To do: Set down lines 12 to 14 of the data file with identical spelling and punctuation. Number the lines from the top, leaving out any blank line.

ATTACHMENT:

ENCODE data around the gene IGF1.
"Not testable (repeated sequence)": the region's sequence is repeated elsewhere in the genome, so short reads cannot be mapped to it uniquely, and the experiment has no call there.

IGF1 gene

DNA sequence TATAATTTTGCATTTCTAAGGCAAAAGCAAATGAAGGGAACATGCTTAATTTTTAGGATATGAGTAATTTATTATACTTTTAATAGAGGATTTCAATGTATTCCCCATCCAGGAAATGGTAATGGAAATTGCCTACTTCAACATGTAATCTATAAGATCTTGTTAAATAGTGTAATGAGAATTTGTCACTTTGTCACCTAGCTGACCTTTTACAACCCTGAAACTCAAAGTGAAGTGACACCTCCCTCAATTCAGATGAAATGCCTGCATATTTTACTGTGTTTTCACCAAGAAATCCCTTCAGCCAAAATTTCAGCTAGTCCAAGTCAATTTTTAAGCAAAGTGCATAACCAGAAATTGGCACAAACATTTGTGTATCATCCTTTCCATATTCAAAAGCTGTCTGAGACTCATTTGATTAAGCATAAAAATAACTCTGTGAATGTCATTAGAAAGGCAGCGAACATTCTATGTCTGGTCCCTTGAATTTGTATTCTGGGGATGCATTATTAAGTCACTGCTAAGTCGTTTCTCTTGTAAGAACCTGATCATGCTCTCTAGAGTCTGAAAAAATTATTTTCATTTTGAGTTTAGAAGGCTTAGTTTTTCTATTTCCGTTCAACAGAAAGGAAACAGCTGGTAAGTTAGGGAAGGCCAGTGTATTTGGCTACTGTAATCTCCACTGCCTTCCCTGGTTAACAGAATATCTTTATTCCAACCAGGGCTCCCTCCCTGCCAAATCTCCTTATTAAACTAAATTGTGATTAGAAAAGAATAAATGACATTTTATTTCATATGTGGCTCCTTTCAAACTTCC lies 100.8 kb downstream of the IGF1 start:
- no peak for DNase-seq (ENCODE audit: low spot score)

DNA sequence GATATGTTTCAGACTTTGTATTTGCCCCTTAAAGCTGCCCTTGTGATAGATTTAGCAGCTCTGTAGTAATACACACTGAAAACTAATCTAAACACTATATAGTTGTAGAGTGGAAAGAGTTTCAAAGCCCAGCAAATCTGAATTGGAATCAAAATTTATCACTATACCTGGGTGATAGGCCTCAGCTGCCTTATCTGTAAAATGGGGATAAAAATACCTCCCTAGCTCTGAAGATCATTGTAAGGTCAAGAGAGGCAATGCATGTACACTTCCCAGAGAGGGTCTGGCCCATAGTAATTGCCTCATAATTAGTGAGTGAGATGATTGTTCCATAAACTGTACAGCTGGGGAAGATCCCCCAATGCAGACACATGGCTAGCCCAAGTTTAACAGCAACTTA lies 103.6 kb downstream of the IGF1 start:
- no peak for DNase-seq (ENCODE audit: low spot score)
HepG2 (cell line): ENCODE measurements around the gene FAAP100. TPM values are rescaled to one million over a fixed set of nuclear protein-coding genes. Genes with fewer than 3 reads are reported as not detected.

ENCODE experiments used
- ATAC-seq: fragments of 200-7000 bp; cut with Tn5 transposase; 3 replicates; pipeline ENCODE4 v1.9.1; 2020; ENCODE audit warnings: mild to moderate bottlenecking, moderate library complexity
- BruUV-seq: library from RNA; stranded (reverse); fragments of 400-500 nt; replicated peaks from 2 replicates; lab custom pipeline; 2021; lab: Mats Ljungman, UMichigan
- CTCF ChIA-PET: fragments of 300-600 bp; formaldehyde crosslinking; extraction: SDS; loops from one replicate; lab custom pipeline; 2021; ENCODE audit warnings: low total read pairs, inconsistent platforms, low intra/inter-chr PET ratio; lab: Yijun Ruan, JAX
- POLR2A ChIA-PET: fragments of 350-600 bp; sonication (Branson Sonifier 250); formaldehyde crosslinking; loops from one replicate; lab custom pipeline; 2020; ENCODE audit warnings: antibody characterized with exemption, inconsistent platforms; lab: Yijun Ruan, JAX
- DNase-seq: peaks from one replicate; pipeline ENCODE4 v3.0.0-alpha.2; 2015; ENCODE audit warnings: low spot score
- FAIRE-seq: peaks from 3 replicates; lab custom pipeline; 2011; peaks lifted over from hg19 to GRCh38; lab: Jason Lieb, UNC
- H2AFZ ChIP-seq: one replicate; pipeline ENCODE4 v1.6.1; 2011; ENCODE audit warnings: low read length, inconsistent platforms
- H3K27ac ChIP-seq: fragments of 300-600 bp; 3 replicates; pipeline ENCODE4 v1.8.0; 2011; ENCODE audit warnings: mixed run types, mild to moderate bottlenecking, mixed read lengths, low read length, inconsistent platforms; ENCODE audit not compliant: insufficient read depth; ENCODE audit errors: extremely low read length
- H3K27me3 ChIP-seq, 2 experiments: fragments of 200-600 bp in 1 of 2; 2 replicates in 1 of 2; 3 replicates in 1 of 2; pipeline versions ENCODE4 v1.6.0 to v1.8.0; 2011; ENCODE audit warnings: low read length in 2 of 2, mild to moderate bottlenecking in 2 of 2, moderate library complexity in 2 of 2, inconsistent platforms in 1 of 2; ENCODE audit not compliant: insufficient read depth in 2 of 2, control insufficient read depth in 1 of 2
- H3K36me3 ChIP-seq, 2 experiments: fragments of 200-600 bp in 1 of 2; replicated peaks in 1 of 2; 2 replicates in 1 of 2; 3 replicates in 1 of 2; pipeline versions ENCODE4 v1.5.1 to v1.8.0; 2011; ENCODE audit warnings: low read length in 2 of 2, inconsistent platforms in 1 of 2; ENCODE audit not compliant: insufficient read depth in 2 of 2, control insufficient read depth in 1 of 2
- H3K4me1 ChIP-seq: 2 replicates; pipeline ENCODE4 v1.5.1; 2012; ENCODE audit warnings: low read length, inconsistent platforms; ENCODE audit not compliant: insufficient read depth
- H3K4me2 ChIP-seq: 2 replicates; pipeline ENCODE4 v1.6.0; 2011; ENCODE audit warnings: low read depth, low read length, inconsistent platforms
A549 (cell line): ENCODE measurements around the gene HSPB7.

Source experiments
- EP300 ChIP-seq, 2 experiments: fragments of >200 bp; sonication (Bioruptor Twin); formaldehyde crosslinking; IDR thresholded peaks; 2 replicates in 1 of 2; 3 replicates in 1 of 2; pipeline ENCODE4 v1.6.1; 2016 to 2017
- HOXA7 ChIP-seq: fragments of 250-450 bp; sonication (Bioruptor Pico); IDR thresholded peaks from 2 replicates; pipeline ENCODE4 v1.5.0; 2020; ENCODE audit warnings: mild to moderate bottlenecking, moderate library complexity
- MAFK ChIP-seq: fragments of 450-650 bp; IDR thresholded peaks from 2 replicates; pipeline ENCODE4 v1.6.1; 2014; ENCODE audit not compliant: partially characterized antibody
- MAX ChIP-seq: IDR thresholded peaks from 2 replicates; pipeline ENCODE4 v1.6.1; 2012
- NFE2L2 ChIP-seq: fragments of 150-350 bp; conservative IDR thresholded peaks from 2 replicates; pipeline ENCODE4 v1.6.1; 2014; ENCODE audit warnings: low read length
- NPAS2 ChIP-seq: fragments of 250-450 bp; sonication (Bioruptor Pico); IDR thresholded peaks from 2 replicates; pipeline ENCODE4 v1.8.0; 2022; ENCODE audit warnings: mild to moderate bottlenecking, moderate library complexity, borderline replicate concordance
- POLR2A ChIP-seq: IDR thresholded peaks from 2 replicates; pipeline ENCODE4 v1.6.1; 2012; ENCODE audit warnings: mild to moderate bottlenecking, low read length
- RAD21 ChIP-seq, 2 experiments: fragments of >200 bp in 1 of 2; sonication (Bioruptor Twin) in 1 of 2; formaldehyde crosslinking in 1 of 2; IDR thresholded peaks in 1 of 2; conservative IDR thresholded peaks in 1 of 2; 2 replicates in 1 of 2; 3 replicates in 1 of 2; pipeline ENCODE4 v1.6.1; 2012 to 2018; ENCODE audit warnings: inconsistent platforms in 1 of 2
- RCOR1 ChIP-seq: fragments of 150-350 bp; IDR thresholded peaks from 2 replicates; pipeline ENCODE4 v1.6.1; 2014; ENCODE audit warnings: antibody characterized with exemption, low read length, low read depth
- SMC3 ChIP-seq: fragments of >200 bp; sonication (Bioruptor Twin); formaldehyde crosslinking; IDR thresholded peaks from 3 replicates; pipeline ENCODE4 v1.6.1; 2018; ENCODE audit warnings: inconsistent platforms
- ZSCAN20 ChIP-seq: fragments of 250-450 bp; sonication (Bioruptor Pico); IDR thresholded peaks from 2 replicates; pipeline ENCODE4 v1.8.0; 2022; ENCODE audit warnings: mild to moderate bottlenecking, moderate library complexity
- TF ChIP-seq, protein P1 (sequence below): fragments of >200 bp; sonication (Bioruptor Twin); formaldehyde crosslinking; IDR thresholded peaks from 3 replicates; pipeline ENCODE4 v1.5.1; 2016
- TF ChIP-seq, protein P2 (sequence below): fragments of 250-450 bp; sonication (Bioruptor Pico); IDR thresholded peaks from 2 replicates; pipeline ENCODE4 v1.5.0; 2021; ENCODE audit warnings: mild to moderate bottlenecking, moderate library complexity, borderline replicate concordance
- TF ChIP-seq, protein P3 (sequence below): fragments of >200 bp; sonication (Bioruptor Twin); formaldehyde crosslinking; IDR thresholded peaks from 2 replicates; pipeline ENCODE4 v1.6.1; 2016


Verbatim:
- CTCF ChIA-PET: fragments of 300-600 bp; formaldehyde crosslinking; extraction: SDS; loops from one replicate; lab custom pipeline; 2021; ENCODE audit warnings: low total read pairs, inconsistent platforms, low intra/inter-chr PET ratio; lab: Yijun Ruan, JAX
- POLR2A ChIA-PET: fragments of 350-600 bp; sonication (Branson Sonifier 250); formaldehyde crosslinking; loops from one replicate; lab custom pipeline; 2020; ENCODE audit warnings: antibody characterized with exemption, inconsistent platforms; lab: Yijun Ruan, JAX
- DNase-seq: peaks from one replicate; pipeline ENCODE4 v3.0.0-alpha.2; 2015; ENCODE audit warnings: low spot score